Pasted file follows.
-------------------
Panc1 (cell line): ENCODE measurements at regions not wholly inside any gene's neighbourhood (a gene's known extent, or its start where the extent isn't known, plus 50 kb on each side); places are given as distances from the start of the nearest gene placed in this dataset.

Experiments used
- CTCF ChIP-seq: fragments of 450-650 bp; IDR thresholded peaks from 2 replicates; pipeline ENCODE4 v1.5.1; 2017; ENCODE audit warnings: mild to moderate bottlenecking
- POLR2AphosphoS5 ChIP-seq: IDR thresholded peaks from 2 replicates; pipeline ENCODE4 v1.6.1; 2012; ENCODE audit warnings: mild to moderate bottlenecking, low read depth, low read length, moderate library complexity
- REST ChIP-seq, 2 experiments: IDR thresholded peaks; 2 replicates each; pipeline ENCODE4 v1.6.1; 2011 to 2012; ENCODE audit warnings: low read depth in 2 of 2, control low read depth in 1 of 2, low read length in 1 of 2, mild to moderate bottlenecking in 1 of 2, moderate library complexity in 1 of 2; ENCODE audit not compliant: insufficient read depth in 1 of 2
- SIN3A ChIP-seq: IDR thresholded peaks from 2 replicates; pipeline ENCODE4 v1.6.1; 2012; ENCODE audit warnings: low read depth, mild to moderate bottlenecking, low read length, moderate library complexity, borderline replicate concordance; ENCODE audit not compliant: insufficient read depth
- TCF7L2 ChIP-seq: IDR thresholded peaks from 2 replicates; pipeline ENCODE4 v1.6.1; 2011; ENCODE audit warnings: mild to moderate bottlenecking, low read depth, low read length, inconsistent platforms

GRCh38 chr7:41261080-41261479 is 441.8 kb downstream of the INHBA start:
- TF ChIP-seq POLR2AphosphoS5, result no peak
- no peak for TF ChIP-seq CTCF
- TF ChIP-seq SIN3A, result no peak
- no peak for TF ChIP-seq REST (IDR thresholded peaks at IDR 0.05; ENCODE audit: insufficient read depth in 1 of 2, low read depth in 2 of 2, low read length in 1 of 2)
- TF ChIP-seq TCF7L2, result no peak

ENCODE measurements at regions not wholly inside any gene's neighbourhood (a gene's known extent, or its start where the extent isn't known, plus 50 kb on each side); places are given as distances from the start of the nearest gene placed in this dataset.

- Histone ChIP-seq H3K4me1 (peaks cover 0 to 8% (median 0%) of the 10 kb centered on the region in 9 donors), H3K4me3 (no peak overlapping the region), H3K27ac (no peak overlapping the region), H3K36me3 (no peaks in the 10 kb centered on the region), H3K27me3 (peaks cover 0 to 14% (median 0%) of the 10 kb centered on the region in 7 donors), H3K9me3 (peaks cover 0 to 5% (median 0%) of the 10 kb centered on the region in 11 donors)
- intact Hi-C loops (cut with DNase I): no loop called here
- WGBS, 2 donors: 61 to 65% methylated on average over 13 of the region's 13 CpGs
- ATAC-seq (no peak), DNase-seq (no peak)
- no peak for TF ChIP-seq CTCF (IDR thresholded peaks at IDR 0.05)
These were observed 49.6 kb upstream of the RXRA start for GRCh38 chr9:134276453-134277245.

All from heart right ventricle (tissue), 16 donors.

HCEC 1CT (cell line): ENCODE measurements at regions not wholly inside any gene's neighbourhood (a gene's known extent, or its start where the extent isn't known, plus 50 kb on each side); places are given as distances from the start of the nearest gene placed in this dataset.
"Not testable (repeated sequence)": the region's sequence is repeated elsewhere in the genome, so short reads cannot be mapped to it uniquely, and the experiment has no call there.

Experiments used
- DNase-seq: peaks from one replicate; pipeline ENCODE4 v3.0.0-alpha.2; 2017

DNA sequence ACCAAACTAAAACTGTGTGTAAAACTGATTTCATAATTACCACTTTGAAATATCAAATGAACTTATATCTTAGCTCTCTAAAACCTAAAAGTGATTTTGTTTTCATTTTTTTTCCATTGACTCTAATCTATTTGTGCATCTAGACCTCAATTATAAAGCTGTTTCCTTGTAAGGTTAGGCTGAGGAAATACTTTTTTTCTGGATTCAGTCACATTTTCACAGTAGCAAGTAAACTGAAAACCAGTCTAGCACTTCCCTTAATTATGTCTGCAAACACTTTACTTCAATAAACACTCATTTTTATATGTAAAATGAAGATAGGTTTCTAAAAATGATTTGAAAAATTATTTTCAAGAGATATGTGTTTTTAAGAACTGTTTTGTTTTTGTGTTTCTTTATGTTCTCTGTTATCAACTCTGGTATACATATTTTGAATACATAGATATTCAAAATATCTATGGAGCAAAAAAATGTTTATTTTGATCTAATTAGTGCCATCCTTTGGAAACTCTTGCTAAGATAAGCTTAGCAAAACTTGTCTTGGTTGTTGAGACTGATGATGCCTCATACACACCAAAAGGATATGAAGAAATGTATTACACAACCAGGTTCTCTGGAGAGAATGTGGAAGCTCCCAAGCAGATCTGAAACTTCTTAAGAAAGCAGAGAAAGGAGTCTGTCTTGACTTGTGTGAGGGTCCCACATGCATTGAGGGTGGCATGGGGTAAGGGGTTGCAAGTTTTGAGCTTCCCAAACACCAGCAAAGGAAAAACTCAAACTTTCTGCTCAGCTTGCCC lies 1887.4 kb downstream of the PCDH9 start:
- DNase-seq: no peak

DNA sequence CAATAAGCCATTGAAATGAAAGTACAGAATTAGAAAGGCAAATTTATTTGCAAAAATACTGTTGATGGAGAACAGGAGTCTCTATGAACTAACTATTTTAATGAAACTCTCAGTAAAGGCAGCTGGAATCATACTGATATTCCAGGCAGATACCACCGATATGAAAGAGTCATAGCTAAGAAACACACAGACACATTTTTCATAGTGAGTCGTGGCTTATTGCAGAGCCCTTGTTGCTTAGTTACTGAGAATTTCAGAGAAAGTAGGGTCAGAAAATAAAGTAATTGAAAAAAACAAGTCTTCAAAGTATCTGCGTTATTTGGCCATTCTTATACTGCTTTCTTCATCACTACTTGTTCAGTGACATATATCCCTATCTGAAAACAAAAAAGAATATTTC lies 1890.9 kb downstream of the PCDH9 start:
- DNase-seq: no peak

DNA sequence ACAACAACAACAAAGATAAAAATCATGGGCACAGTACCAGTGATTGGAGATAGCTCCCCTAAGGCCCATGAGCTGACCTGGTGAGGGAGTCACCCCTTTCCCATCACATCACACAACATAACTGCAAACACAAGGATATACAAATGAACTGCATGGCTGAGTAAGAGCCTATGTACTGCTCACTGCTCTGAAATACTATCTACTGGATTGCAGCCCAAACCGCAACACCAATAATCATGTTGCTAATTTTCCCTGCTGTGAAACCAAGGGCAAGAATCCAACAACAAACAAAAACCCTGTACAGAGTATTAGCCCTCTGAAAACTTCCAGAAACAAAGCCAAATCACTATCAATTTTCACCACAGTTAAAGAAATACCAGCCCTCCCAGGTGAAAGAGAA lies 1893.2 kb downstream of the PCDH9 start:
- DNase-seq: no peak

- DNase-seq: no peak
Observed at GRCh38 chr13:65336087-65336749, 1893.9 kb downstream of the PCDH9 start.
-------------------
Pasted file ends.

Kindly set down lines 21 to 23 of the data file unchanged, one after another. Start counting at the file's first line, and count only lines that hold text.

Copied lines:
All from heart right ventricle (tissue), 16 donors.

HCEC 1CT (cell line): ENCODE measurements at regions not wholly inside any gene's neighbourhood (a gene's known extent, or its start where the extent isn't known, plus 50 kb on each side); places are given as distances from the start of the nearest gene placed in this dataset.
"Not testable (repeated sequence)": the region's sequence is repeated elsewhere in the genome, so short reads cannot be mapped to it uniquely, and the experiment has no call there.